The discussion begins every year at this time. Do I really need to get the flu vaccine? People debate their rights, some wonder about vaccines causing an illness and most get it to protect themselves and those they love.
For many people, it’s not an issue. In fact, on average 41% of adults and 56% of children receive the flu vaccine each year.
Deaths from flu-related complications vary widely from year to year. Last year, the flu vaccine effectiveness against flu A (H3N2) virus – which was the main virus – was estimated to be 47%, while effectiveness against flu B was 67% for all ages.
You may question the benefit of getting the flu vaccine if you rarely get sick. An annual seasonal flu vaccine (either the flu shot or the nasal-spray flu vaccine) is the best way to reduce the chances that you will get seasonal flu and spread it to others. When more people get vaccinated against the flu, less flu can spread through the community.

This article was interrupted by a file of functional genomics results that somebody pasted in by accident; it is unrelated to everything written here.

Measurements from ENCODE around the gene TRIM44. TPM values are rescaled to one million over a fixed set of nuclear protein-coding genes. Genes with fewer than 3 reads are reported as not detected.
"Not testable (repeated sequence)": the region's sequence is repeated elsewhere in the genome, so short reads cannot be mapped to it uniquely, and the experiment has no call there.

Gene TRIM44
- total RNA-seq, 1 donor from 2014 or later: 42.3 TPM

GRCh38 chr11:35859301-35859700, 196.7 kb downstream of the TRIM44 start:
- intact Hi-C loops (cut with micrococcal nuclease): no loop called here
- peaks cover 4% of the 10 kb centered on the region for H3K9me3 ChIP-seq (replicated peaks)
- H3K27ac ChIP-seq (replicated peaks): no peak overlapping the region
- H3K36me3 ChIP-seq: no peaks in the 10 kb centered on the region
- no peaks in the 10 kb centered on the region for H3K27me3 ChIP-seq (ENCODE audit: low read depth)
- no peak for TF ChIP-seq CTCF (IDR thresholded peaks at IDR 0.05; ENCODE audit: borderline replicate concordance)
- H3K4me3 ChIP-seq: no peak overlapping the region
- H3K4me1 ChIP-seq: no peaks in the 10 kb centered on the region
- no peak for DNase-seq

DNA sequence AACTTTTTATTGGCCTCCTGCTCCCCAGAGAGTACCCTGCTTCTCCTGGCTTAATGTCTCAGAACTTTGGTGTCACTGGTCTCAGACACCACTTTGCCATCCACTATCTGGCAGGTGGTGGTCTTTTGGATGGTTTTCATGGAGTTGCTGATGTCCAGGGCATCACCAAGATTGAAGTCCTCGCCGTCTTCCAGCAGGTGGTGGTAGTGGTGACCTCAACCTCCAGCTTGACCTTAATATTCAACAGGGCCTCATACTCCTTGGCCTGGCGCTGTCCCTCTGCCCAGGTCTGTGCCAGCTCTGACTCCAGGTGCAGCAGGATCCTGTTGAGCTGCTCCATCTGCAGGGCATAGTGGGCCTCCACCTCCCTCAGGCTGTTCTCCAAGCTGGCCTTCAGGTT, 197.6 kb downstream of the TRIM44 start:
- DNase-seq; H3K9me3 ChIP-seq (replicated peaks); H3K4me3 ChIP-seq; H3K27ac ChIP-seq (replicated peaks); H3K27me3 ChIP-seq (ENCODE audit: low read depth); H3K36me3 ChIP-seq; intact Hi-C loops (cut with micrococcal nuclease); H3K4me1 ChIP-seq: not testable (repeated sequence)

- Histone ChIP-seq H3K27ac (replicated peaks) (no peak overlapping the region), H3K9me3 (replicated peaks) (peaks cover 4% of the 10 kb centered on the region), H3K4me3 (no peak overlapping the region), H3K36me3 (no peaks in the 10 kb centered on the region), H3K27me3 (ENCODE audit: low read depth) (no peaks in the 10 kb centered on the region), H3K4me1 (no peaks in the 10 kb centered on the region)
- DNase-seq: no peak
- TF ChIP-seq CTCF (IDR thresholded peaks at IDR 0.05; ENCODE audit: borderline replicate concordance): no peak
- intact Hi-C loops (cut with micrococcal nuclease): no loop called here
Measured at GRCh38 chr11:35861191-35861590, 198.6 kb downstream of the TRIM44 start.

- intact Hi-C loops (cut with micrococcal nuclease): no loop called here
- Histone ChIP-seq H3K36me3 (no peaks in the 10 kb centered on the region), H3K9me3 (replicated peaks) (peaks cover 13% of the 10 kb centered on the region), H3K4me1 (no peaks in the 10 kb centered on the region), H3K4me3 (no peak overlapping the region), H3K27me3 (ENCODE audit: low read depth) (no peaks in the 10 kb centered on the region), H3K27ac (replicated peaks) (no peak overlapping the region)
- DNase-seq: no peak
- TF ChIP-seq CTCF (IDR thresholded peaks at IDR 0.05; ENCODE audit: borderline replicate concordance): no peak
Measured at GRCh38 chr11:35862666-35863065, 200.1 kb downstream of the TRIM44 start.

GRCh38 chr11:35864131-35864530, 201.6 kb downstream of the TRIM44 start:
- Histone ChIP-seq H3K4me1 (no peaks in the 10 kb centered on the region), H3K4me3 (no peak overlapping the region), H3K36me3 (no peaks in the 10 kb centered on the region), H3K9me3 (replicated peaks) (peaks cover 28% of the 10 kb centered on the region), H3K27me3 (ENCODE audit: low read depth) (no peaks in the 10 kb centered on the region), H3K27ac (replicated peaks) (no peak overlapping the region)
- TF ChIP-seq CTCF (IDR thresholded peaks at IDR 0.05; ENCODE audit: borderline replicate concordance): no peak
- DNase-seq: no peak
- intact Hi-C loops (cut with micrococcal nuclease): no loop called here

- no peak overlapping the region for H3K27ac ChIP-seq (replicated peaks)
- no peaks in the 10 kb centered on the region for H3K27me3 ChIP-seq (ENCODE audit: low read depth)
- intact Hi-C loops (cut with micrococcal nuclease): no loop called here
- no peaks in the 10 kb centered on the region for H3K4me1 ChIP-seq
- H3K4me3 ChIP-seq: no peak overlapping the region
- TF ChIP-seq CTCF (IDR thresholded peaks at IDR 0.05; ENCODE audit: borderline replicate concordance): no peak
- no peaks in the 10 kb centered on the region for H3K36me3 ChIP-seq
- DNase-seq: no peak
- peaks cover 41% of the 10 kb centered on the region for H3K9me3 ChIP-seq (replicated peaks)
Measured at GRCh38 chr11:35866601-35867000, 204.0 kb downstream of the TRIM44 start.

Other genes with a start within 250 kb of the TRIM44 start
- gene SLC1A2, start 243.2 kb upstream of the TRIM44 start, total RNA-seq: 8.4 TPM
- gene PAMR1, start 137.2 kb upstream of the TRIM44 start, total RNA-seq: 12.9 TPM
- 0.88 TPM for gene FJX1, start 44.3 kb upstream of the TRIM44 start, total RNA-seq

While you may be healthy and bounce back after a few days, the same strain of the virus could cause pneumonia for your Aunt Mary and keep her laid up for weeks afterwards. Your grandson Timmy may not have as many reserves built up since he’s had a several throat infections recently. The flu virus you expose him to could be all that’s needed for him to become ill enough to need IV fluids in the hospital before he feels better.
While everyone should get a flu vaccine this season, it’s especially important for some people to get vaccinated:
- People who are at high risk of developing serious complications (like pneumonia) if they get sick with the flu.
- People who have certain medical conditions including asthma, diabetes, and chronic lung disease.
- Pregnant women.
- People younger than 5 years (and especially those younger than 2), and people 65 years and older.
- People who live with or care for others who are at high risk of developing serious complications (see list above).
- Household contacts and caregivers of people with certain medical conditions including asthma, diabetes, and chronic lung disease.
- Household contacts and caregivers of infants less than 6 months old.
- Health care workers.